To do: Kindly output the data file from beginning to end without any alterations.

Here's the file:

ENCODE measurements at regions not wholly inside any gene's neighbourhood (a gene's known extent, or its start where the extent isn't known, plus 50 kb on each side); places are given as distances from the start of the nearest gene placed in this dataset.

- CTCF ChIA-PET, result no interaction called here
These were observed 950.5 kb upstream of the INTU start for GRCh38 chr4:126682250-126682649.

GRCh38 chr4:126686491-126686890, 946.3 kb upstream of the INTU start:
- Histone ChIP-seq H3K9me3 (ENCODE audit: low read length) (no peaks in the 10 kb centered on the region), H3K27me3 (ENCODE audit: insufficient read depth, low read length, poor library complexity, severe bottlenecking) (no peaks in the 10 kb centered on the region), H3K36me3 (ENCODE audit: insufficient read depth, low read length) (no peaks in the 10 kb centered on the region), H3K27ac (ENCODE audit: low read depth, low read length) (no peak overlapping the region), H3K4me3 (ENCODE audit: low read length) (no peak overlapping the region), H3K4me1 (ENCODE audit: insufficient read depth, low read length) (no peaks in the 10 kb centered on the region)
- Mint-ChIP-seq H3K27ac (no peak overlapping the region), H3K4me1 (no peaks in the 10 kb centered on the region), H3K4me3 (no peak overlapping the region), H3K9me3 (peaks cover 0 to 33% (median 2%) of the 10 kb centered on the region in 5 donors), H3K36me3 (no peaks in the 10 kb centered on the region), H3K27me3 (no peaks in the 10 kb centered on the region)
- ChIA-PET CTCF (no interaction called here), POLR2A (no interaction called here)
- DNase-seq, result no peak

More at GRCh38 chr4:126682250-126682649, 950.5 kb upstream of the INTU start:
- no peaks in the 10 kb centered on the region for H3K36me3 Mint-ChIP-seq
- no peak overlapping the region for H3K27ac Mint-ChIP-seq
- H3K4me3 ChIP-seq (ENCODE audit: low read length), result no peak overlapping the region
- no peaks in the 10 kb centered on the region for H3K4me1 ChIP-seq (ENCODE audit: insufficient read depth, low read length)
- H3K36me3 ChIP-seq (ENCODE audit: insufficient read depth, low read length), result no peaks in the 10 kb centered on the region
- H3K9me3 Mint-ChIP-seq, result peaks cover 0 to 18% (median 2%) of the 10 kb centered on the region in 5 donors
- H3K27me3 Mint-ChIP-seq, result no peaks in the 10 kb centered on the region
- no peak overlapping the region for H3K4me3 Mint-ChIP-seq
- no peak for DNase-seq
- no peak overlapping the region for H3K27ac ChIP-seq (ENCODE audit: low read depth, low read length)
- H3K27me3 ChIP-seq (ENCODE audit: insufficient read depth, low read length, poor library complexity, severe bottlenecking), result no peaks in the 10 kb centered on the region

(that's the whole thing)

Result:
ENCODE measurements at regions not wholly inside any gene's neighbourhood (a gene's known extent, or its start where the extent isn't known, plus 50 kb on each side); places are given as distances from the start of the nearest gene placed in this dataset.

- CTCF ChIA-PET, result no interaction called here
These were observed 950.5 kb upstream of the INTU start for GRCh38 chr4:126682250-126682649.

GRCh38 chr4:126686491-126686890, 946.3 kb upstream of the INTU start:
- Histone ChIP-seq H3K9me3 (ENCODE audit: low read length) (no peaks in the 10 kb centered on the region), H3K27me3 (ENCODE audit: insufficient read depth, low read length, poor library complexity, severe bottlenecking) (no peaks in the 10 kb centered on the region), H3K36me3 (ENCODE audit: insufficient read depth, low read length) (no peaks in the 10 kb centered on the region), H3K27ac (ENCODE audit: low read depth, low read length) (no peak overlapping the region), H3K4me3 (ENCODE audit: low read length) (no peak overlapping the region), H3K4me1 (ENCODE audit: insufficient read depth, low read length) (no peaks in the 10 kb centered on the region)
- Mint-ChIP-seq H3K27ac (no peak overlapping the region), H3K4me1 (no peaks in the 10 kb centered on the region), H3K4me3 (no peak overlapping the region), H3K9me3 (peaks cover 0 to 33% (median 2%) of the 10 kb centered on the region in 5 donors), H3K36me3 (no peaks in the 10 kb centered on the region), H3K27me3 (no peaks in the 10 kb centered on the region)
- ChIA-PET CTCF (no interaction called here), POLR2A (no interaction called here)
- DNase-seq, result no peak

More at GRCh38 chr4:126682250-126682649, 950.5 kb upstream of the INTU start:
- no peaks in the 10 kb centered on the region for H3K36me3 Mint-ChIP-seq
- no peak overlapping the region for H3K27ac Mint-ChIP-seq
- H3K4me3 ChIP-seq (ENCODE audit: low read length), result no peak overlapping the region
- no peaks in the 10 kb centered on the region for H3K4me1 ChIP-seq (ENCODE audit: insufficient read depth, low read length)
- H3K36me3 ChIP-seq (ENCODE audit: insufficient read depth, low read length), result no peaks in the 10 kb centered on the region
- H3K9me3 Mint-ChIP-seq, result peaks cover 0 to 18% (median 2%) of the 10 kb centered on the region in 5 donors
- H3K27me3 Mint-ChIP-seq, result no peaks in the 10 kb centered on the region
- no peak overlapping the region for H3K4me3 Mint-ChIP-seq
- no peak for DNase-seq
- no peak overlapping the region for H3K27ac ChIP-seq (ENCODE audit: low read depth, low read length)
- H3K27me3 ChIP-seq (ENCODE audit: insufficient read depth, low read length, poor library complexity, severe bottlenecking), result no peaks in the 10 kb centered on the region